Raxa Collective was invited in 2014 to scout a location for a new conservation project in Borneo, and the Sea Badjao were among the most important cultural features of the island locations being scouted. The scouting resulted in a “pending” return plan, and for sometimes pending implies years (as in this case) so all we can say at the moment is that this item reminds us:
For hundreds of years, nomadic groups known as Badjao have lived on boats in the waters of Southeast Asia, heading to shore only to trade or to take shelter from threatening weather. They are free-diving fishers by tradition, swimming many metres underwater, without equipment, to harvest seafood and pearls off the ocean floor. It is only in the past few generations, facing rising costs and reduced seafood catch, as well as myriad other threats, from extreme weather to pirates, that Badjao families have settled in fixed communities. Living in homes near the water or perched above it, on stilts set into old coral reefs, they have undertaken a slow and difficult transition to modern life.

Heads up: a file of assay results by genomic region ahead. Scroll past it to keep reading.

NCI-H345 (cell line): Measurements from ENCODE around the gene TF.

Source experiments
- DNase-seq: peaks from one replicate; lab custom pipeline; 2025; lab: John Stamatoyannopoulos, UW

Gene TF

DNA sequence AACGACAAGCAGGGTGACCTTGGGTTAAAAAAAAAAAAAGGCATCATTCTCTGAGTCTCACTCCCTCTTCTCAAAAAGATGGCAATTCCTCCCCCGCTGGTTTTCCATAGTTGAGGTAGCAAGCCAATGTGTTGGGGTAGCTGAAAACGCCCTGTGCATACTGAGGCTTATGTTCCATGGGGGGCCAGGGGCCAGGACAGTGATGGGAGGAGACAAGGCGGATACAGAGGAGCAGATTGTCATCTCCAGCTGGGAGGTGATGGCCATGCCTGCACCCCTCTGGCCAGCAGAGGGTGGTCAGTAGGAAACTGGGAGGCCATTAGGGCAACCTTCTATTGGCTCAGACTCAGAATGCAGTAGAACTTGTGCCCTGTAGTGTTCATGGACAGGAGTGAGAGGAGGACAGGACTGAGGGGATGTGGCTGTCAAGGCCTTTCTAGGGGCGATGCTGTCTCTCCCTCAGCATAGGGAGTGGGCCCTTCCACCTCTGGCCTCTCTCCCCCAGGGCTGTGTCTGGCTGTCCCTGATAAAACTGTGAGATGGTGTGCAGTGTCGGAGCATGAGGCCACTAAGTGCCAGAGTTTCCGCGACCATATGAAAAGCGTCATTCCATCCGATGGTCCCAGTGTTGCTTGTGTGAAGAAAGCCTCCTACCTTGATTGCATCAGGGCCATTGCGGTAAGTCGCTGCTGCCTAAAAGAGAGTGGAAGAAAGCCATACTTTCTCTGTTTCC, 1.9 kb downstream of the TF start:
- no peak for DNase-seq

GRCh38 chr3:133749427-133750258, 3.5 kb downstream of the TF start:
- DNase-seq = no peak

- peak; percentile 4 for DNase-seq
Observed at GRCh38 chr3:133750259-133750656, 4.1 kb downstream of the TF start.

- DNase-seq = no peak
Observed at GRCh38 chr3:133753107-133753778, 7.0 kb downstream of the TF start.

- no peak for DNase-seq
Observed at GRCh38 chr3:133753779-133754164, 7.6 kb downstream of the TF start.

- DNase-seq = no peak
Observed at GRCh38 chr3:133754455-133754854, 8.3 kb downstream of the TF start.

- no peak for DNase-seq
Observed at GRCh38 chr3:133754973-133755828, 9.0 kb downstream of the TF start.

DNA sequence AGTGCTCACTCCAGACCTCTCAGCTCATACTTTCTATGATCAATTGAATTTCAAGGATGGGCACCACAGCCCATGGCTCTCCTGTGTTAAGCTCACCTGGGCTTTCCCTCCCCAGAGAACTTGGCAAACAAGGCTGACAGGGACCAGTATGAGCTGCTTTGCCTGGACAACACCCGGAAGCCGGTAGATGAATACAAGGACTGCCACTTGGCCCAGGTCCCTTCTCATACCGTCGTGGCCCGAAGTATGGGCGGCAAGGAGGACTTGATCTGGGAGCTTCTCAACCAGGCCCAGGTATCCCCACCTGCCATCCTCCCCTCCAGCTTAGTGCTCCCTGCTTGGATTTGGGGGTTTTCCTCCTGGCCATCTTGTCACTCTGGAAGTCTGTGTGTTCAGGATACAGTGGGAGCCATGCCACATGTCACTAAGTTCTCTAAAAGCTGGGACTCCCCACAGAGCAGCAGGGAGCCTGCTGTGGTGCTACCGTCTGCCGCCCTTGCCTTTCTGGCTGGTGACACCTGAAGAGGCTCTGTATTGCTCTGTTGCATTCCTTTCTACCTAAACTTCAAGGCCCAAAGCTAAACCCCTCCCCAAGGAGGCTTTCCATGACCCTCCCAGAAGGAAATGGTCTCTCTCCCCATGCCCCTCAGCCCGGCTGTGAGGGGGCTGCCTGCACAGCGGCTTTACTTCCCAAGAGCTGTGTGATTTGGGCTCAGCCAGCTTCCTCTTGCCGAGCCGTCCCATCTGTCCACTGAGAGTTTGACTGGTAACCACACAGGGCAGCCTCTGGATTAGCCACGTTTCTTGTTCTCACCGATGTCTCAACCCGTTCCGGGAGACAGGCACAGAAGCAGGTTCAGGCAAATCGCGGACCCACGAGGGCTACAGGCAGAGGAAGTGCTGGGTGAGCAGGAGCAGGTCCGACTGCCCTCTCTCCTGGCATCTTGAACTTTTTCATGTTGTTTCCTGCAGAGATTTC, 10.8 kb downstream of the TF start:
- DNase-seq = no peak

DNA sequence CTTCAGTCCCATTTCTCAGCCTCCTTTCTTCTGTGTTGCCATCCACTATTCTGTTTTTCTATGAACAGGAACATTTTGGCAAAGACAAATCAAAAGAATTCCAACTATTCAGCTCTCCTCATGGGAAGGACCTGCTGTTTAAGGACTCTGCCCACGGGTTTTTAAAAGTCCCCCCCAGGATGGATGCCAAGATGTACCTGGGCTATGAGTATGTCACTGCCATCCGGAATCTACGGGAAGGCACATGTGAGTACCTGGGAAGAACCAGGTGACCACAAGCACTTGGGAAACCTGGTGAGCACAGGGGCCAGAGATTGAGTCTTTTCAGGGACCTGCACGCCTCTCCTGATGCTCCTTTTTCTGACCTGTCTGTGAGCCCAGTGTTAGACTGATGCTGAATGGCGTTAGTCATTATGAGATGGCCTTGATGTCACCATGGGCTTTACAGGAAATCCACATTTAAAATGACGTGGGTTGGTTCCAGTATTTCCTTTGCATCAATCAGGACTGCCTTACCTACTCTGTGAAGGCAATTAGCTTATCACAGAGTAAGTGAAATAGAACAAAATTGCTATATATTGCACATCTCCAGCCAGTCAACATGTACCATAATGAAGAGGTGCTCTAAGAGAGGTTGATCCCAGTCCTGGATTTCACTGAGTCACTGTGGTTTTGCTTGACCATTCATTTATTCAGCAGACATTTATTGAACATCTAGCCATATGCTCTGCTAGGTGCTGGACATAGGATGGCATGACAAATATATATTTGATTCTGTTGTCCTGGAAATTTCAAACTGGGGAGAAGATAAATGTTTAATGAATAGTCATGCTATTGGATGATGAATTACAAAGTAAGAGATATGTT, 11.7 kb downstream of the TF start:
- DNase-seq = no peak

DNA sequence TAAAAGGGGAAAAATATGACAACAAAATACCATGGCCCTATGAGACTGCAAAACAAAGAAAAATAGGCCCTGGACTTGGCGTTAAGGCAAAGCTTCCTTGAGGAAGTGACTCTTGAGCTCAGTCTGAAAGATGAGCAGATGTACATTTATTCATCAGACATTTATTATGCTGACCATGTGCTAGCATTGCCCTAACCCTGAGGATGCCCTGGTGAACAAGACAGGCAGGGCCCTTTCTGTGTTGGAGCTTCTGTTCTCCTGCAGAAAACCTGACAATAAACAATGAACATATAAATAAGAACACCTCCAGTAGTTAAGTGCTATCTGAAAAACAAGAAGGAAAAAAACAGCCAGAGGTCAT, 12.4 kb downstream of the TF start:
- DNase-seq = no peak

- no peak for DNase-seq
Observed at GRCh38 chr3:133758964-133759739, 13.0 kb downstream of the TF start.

For his series “Suspensa,” the Catalan photographer Guillem Valle travelled to one such settlement, on the shore of northeastern Borneo, where many of the Badjao remain stateless, without access to schooling or government services. The fishing trade is becoming increasingly unsustainable, and many children of Badjao fishermen are no longer learning traditional techniques.
Read the whole post, and see the slideshow, here.